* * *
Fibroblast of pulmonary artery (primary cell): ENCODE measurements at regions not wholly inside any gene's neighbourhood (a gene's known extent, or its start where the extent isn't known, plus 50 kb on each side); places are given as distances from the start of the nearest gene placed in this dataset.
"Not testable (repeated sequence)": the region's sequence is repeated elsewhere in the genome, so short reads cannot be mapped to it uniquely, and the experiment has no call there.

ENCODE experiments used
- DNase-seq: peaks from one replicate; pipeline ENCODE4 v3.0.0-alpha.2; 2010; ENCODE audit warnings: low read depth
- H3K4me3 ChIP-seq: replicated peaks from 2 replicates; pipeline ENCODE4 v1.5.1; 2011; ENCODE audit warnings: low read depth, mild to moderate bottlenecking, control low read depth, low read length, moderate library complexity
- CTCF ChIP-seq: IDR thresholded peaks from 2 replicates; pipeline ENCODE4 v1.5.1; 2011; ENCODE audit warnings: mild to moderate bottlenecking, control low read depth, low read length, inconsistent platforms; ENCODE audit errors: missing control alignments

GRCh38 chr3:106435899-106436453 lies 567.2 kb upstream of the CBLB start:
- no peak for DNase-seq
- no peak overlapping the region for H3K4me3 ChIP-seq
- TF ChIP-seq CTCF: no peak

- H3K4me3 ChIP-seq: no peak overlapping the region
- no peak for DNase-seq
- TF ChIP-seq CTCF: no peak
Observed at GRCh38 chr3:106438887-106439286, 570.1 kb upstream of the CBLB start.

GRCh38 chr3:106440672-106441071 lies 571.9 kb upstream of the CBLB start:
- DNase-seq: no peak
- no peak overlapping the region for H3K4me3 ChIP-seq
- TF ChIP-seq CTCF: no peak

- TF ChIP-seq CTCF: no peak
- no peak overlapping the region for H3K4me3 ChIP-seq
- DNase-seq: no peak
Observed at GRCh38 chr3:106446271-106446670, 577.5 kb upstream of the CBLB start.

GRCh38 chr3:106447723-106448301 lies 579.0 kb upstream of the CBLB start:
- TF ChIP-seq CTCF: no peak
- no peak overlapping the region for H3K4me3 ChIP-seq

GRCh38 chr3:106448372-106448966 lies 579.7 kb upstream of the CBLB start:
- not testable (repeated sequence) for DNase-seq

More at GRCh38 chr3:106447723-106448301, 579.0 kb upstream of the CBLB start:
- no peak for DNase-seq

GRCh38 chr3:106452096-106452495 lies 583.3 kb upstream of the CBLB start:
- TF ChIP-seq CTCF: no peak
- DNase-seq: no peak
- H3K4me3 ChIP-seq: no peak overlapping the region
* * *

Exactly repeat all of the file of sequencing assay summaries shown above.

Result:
Fibroblast of pulmonary artery (primary cell): ENCODE measurements at regions not wholly inside any gene's neighbourhood (a gene's known extent, or its start where the extent isn't known, plus 50 kb on each side); places are given as distances from the start of the nearest gene placed in this dataset.
"Not testable (repeated sequence)": the region's sequence is repeated elsewhere in the genome, so short reads cannot be mapped to it uniquely, and the experiment has no call there.

ENCODE experiments used
- DNase-seq: peaks from one replicate; pipeline ENCODE4 v3.0.0-alpha.2; 2010; ENCODE audit warnings: low read depth
- H3K4me3 ChIP-seq: replicated peaks from 2 replicates; pipeline ENCODE4 v1.5.1; 2011; ENCODE audit warnings: low read depth, mild to moderate bottlenecking, control low read depth, low read length, moderate library complexity
- CTCF ChIP-seq: IDR thresholded peaks from 2 replicates; pipeline ENCODE4 v1.5.1; 2011; ENCODE audit warnings: mild to moderate bottlenecking, control low read depth, low read length, inconsistent platforms; ENCODE audit errors: missing control alignments

GRCh38 chr3:106435899-106436453 lies 567.2 kb upstream of the CBLB start:
- no peak for DNase-seq
- no peak overlapping the region for H3K4me3 ChIP-seq
- TF ChIP-seq CTCF: no peak

- H3K4me3 ChIP-seq: no peak overlapping the region
- no peak for DNase-seq
- TF ChIP-seq CTCF: no peak
Observed at GRCh38 chr3:106438887-106439286, 570.1 kb upstream of the CBLB start.

GRCh38 chr3:106440672-106441071 lies 571.9 kb upstream of the CBLB start:
- DNase-seq: no peak
- no peak overlapping the region for H3K4me3 ChIP-seq
- TF ChIP-seq CTCF: no peak

- TF ChIP-seq CTCF: no peak
- no peak overlapping the region for H3K4me3 ChIP-seq
- DNase-seq: no peak
Observed at GRCh38 chr3:106446271-106446670, 577.5 kb upstream of the CBLB start.

GRCh38 chr3:106447723-106448301 lies 579.0 kb upstream of the CBLB start:
- TF ChIP-seq CTCF: no peak
- no peak overlapping the region for H3K4me3 ChIP-seq

GRCh38 chr3:106448372-106448966 lies 579.7 kb upstream of the CBLB start:
- not testable (repeated sequence) for DNase-seq

More at GRCh38 chr3:106447723-106448301, 579.0 kb upstream of the CBLB start:
- no peak for DNase-seq

GRCh38 chr3:106452096-106452495 lies 583.3 kb upstream of the CBLB start:
- TF ChIP-seq CTCF: no peak
- DNase-seq: no peak
- H3K4me3 ChIP-seq: no peak overlapping the region